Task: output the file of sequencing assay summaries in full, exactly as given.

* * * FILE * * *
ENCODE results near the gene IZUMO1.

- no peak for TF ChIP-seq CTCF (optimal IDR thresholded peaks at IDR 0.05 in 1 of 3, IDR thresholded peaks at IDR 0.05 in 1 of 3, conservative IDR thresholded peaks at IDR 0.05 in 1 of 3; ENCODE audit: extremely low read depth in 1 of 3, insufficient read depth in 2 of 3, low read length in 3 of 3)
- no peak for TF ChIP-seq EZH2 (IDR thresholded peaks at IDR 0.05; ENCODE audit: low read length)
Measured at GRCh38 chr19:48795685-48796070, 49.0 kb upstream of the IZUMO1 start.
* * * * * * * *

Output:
ENCODE results near the gene IZUMO1.

- no peak for TF ChIP-seq CTCF (optimal IDR thresholded peaks at IDR 0.05 in 1 of 3, IDR thresholded peaks at IDR 0.05 in 1 of 3, conservative IDR thresholded peaks at IDR 0.05 in 1 of 3; ENCODE audit: extremely low read depth in 1 of 3, insufficient read depth in 2 of 3, low read length in 3 of 3)
- no peak for TF ChIP-seq EZH2 (IDR thresholded peaks at IDR 0.05; ENCODE audit: low read length)
Measured at GRCh38 chr19:48795685-48796070, 49.0 kb upstream of the IZUMO1 start.